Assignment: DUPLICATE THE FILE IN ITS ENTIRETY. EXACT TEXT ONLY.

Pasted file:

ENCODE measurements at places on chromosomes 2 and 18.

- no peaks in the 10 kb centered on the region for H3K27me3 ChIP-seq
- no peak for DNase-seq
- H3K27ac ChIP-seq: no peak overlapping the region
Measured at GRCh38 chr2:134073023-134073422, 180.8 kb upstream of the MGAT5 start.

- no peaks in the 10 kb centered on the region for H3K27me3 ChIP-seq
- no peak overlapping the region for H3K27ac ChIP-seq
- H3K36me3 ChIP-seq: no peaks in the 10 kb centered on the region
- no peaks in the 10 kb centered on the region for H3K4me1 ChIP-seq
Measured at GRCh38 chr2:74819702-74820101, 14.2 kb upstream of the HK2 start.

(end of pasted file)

ENCODE measurements at places on chromosomes 2 and 18.

- no peaks in the 10 kb centered on the region for H3K27me3 ChIP-seq
- no peak for DNase-seq
- H3K27ac ChIP-seq: no peak overlapping the region
Measured at GRCh38 chr2:134073023-134073422, 180.8 kb upstream of the MGAT5 start.

- no peaks in the 10 kb centered on the region for H3K27me3 ChIP-seq
- no peak overlapping the region for H3K27ac ChIP-seq
- H3K36me3 ChIP-seq: no peaks in the 10 kb centered on the region
- no peaks in the 10 kb centered on the region for H3K4me1 ChIP-seq
Measured at GRCh38 chr2:74819702-74820101, 14.2 kb upstream of the HK2 start.